With this installment in the Matthew Shardlake series, I think I can safely say that CJ Sansom has taken his place as my second favorite modern author Sharon Kay Penman being my favorite I have given this book some time to swirl around in my mind since I finished it, and I m still not sure that I can do it justice.Nobody brings Tudor England to life the way Sansom does The sights, smells, is easy for the reader to imagine that they are walking along next to dear Matthew as he walks the crowded London streets This is what I first fell in love with in Sansom s writing back in Dissolution The next thing that drew me in was Shardlake himself I love the way Sansom presents him as a character that the reader can relate to and admire despite his flaws We share his doubt, fears, and longings as if Matthew is our very best friend I can feel my heart twist in my chest when he is hurting.Then there is the mystery, which I know is supposed to be the main point Though it is expertly done, this is only part of the attraction of the novel for me The cases that Matthew is wrapped up in for this installment once again bring him closer to court than he is comfortable with, and the reader is given a fun glimpse of the Seymour brothers as Henry VIII nears his end and targets his final wife, Catherine Parr.This story is much darker than the previous volumes, with a serial killer stalking victims and torturing them according to his interpretation of verses in the book of Revelation Sansom takes this opportunity to evaluate the religious war taking place in England at the time along with Matthew s personal doubts.If I had one minor complaint about this book it was that the author attributes many protestant beliefs to Martin Luther than he did not hold Maybe this was believed at the time, and that is why he chose to write it that way or maybe it was a simple mistake Specifically, Martin Luther did not believe that certain people were predestined to hell This is a belief accurately attributed to Calvinists On the other hand, Luther did believe in the true body and blood of Jesus being present in the Eucharist, though not all protestants did.Revelation was captivating in its plot, historical detail, and character development I am only afraid that soon I will run out of Shardlake novels to read.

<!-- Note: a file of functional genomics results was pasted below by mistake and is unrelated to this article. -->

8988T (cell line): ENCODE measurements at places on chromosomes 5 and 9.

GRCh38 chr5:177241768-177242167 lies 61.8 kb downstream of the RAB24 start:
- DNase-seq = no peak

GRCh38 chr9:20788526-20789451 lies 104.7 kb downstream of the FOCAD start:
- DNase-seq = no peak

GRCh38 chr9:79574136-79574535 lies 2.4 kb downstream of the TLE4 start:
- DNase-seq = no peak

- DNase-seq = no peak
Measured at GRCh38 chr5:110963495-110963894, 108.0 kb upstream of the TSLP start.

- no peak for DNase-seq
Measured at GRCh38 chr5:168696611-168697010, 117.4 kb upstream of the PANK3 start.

7. Phee Phee says:

    Another great instalment in one of my favourite series It s so sad I hear literally no one talk about these Anyone who s a fan of Tudor England and mysteries will adore them There so well written and keep you interested throughout, despite the length of the novels I must say, I prefer the ones that are set in London rather than else where This one and book two are both set in London and are my favourites of the four I have read so far This one held another great mystery, a serial killer whose victims are killed in a fashion that mimics some of the book of Revelation, hence the books title Although I found the killer to be obvious in this one you do get plenty of suspicious characters and red herrings Sansom makes you doubt yourself and I love the big reveals at the end of each book Everything is tied up and you get the answers to all the questions raised I like this aspect because it means you can leave a gap between reading the next one Each book is its own self contained story, the character development obviously is an overarching plot so I don t recommend reading them out of order But sometimes years pass between each book Meaning the reader can read the series at leisure, very handy considering how large these books are getting As I did with the previous couple of books, I both listened to the audiobook and read some of the paperback The audiobook is fantastic and I love the narrator He does the audio for all of the novels I believe One thing to add though is that I often found myself falling asleep whilst listening to the audio Which is great sometimes because jet lag has really screwed me over this week and left me exhausted and yet unable to sleep at suitable hours I may leave it a short while until I start the fifth book as I have a few big books lined up next But only two books and I m up to date with the Shardlake series And I can t wait to see where they lead.

  8. Terri Terri says: